Do you rebel against yourself? Me too. Sometimes I have to trick myself.
I’ll decide to do something that seems so good for me. I’ll purchase books and watch webinars and do the research and decide, That’s it! That’s the thing that will change my life for the better!
Then, as I embark upon the journey to make this astounding life transformation… Did you hear the door slamming behind my eternal teenager as she flees screaming, “You can’t make me!”?
Hello, resistance! Not nice to see ya!
Some of us successfully defeat resistance in hand-to-hand combat. Others have to trick her into letting us go.
For the second group, here are my five steps to trick yourself into a creative habit. They worked for me, and I think they can work for you too.
Step #1: Decide on Your Goal
When deciding on your goal, make sure that it connects to your purpose and meaning in a significant way. You want this goal to be something that can get you out of bed on cold mornings or keep you awake when all you want to do is collapse.
For example, I wanted to FINALLY finish my novel. I decided to wake at 5:30 am for a full hour of writing.
By day three of waking at 5:30 am, I thought I was going to die. Thoroughly exhausted in every way, my day job suffered—and I still needed that sucker!
On day four, I accidentally slept in until 6:45 am and felt great all day. No more super-early mornings, I decided. I guess I can’t do that.
I could have stopped there, but my novel! I want to write! Get published! I don’t want to die without finishing all the writing I want to do! When I thought of giving up, my regret laid on top of me like a bag of concrete.
“How can I make my writing happen?” I despaired.
At the same time, with that question, I knew I’d picked the perfect goal.
You’ve found your perfect project the moment you look at your goal and, instead of “It’s too much. I can’t do this,” you say “How can I make this happen?”
The trick worked!
Step #2: Pick One Tiny Step You Can Take Toward Your Goal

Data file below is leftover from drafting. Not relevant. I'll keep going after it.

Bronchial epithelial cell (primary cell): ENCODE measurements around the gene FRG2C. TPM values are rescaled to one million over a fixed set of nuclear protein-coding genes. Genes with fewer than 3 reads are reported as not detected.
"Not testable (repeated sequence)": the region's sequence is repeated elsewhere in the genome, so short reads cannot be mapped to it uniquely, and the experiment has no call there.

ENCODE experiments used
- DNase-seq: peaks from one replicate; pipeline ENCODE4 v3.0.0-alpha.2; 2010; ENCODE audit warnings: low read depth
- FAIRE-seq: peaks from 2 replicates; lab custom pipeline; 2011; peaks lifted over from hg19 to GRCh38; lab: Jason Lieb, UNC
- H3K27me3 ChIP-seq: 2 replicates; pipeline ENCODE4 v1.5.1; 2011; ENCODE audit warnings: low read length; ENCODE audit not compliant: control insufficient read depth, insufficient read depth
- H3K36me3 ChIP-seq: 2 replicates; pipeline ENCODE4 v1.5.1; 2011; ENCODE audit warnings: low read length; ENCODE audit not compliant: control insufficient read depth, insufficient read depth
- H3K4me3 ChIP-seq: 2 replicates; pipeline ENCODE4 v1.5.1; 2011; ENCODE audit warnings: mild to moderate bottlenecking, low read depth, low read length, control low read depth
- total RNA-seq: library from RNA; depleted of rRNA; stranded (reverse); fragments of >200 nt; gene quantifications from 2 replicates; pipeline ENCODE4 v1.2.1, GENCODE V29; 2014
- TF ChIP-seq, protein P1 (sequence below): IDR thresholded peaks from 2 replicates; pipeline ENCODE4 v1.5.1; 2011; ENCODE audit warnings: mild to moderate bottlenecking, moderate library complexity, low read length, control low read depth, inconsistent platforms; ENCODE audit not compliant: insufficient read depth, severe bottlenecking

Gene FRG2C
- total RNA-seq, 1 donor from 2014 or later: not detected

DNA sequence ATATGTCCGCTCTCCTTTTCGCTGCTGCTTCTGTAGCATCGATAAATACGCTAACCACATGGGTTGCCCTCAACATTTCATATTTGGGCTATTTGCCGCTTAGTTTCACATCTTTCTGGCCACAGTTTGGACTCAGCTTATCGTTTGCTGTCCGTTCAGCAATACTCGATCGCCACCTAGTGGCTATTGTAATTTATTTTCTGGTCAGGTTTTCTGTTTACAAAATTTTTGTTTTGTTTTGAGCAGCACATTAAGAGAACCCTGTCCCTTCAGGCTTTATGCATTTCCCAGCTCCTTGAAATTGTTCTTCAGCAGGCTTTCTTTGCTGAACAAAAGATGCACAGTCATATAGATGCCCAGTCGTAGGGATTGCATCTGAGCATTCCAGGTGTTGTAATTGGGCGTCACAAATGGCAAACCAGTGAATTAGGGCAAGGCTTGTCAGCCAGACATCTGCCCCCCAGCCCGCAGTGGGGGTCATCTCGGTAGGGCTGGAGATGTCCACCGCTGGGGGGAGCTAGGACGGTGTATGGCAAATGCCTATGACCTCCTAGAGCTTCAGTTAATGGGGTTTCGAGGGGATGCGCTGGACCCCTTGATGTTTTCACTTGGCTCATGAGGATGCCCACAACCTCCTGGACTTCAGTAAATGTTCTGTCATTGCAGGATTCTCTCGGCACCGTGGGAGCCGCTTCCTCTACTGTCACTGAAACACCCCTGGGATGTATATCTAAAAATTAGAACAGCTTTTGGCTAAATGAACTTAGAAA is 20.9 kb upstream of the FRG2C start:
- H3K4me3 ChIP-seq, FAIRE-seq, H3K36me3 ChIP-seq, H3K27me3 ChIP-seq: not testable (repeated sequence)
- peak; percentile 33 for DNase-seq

“How can I make this happen?” is the right question.
And the answer? Pick a tiny, itty, bitty step to take.
Something that you can’t possibly NOT achieve. This trick shuffles you inevitably toward your goal.
Something that you can repeat each day.
I decided to write for fifteen minutes a day.
That was it. That was all I asked of myself. That was all I could ask of myself.
Fifteen minutes each weekday. I didn’t even make myself write on weekends. Fifteen minutes a day, five days a week.
Step #3: Create a Ritual Around that Step
Create a ritual around that step that propels you into your writing space.
To do this, acknowledge your truths. For example:
- I wake up early, but if I get up too early, I’m sleepy and grouchy all day.
- My wife sleeps late.
- I am at my most creative in the morning.
- I like to get my most important work done first.
- If I move making lunch from the morning to the evening, I have my fifteen minutes.
Mornings, in the still and quiet, promised the best results for me.
Answer these same questions for yourself. What time of day are you the most creative? Are you good at getting things done at the end of the day or do you need to get them out of the way? When will you be least likely to be distracted? Do you rise early or stay up late? Do you have any final or beginning chores for your day? If yes, can you move them to the opposite time?